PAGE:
Flip-Flop Wearers Face Fines In Italy’s Cinque Terre
Anna Kroupina, Open Jaw
Italian tourism hotspot Cinque Terre is fuming about flip-flops.
But it’s not that this flimsy plastic toe-dividing footwear is too tacky for the picturesque coastline; it’s a safety issue.
Italy’s Cinque Terre National Park authority has announced that it will begin fining ill-prepared tourists climbing the coastline’s rugged cliffs in flip-flops or sandals, with fines between €50 (CAD$75) and €2,500 (CAD$3,770).
It's all because mountain rescue teams are getting sick and tired of rescuing visitors on the mountainous walkways.
The national park authority is running a public information campaign warning tourists about the dangers of climbing the cliffs without appropriate footwear.
Flyers and online warnings will advertise the fines, including when users purchase a Cinque Terre card which allows them use of all the connecting park buses and trains and access to the trekking paths. The Comandi Regione Carabinieri Forestale -- a law enforcement group – will also work together with those who monitor the trails to inform visitors of the ban.
Currently, the English-language version of the park's website advises hikers to only go on trails which suit their skills and to bring sun cream, a hat, hiking boots, food and other supplies.
As the UNESCO World Heritage Site receives more and more visitors each summer, the move to ban flip-flops actually has a larger purpose. Ultimately, Cinque Terre is just another Italian destination trying to deal with the increasingly omnipresent problem of overtourism.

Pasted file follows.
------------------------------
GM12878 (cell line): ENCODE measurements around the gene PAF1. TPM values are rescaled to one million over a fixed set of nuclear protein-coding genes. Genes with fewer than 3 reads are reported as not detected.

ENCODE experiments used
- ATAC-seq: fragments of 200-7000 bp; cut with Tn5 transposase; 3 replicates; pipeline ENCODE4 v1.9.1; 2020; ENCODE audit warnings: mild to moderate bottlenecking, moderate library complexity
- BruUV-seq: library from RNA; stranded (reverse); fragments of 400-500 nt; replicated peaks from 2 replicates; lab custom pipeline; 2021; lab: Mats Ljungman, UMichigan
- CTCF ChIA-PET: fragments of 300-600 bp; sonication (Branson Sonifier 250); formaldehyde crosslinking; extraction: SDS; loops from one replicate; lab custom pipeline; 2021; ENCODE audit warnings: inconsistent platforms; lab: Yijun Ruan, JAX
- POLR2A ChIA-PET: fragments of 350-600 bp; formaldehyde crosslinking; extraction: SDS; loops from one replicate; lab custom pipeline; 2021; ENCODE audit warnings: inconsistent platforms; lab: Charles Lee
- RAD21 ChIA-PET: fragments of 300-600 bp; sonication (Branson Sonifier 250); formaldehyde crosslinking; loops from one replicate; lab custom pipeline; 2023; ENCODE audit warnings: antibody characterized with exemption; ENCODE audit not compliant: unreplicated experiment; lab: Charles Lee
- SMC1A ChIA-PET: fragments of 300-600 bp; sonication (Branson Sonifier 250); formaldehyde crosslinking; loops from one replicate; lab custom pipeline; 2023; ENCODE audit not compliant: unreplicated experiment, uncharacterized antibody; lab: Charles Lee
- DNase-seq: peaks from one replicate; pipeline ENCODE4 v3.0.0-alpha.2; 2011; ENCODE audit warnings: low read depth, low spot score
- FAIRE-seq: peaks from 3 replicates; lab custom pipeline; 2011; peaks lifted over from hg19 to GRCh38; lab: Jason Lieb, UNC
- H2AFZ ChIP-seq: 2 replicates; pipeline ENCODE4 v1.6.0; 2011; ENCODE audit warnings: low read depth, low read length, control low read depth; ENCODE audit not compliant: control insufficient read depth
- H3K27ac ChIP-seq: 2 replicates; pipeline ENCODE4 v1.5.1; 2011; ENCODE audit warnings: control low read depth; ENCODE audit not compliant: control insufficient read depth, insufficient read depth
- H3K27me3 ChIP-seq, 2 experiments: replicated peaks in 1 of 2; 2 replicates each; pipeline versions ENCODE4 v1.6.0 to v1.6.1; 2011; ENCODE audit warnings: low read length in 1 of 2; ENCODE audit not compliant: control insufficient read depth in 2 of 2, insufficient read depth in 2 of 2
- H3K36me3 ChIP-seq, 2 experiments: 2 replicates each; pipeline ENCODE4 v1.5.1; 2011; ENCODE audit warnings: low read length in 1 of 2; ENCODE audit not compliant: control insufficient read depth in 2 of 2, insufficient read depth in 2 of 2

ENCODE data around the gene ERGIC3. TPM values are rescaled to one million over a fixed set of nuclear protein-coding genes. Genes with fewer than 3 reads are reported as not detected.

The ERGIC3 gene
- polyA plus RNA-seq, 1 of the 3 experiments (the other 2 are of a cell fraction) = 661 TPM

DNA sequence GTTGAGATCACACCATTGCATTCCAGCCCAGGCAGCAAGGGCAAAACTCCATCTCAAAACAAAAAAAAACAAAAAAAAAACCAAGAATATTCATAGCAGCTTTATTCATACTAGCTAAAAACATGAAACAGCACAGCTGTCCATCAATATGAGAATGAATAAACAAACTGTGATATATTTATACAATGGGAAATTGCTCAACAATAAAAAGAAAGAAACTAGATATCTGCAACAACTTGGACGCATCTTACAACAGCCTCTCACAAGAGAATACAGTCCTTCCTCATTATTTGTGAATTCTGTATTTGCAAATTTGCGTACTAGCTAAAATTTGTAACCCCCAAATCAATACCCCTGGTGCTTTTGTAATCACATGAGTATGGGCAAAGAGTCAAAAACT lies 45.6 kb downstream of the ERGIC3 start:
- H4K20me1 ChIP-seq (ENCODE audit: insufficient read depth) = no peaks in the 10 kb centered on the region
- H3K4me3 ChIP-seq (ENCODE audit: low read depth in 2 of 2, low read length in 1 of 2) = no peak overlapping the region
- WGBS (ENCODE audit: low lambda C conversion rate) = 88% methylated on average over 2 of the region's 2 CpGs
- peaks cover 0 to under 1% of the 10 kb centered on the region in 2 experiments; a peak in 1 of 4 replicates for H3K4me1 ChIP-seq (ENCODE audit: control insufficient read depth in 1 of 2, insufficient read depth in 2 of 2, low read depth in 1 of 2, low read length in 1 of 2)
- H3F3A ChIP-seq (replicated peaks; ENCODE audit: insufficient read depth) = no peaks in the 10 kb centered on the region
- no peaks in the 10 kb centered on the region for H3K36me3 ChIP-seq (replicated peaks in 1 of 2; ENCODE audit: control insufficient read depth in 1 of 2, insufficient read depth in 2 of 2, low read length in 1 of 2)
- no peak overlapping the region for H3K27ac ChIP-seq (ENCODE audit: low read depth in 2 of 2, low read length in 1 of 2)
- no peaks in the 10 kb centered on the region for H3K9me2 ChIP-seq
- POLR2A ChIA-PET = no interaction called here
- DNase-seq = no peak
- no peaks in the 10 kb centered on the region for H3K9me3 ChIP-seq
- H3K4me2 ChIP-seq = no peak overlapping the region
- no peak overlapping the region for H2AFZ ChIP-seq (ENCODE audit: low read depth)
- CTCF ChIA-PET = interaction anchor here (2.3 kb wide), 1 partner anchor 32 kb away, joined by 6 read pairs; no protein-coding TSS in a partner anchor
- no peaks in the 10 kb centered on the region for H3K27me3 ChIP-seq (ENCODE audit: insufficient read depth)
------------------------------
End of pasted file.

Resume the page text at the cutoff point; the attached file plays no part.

A local media outlet is reporting that this year, visitors between April and October are expected to be up to 750,000 from last year's 450,000, with day-trippers from cruise liners accounting for much of the rise.
As CNN reports, there has been discussion of Cinque Terre taking the lead from Venice and introducing a tourism tax.
In the past few months, Rome passed laws banning street drinking, organized pub crawls and taking a dip in the city's fountains while over in Venice, the city’s mayor proposed fines for anyone sitting down in an undesignated spot.
Anna Kroupina Journalist
Anna is OJ's newest member and she joins the team as a writer/reporter. She co-writes the daily news and covers events. Although she's new to the industry, pursuing a career path in travel/tourism has been a goal since her first family road trip to the Florida Keys sparked a desire to discover the world and this exhilarating, fast-paced industry.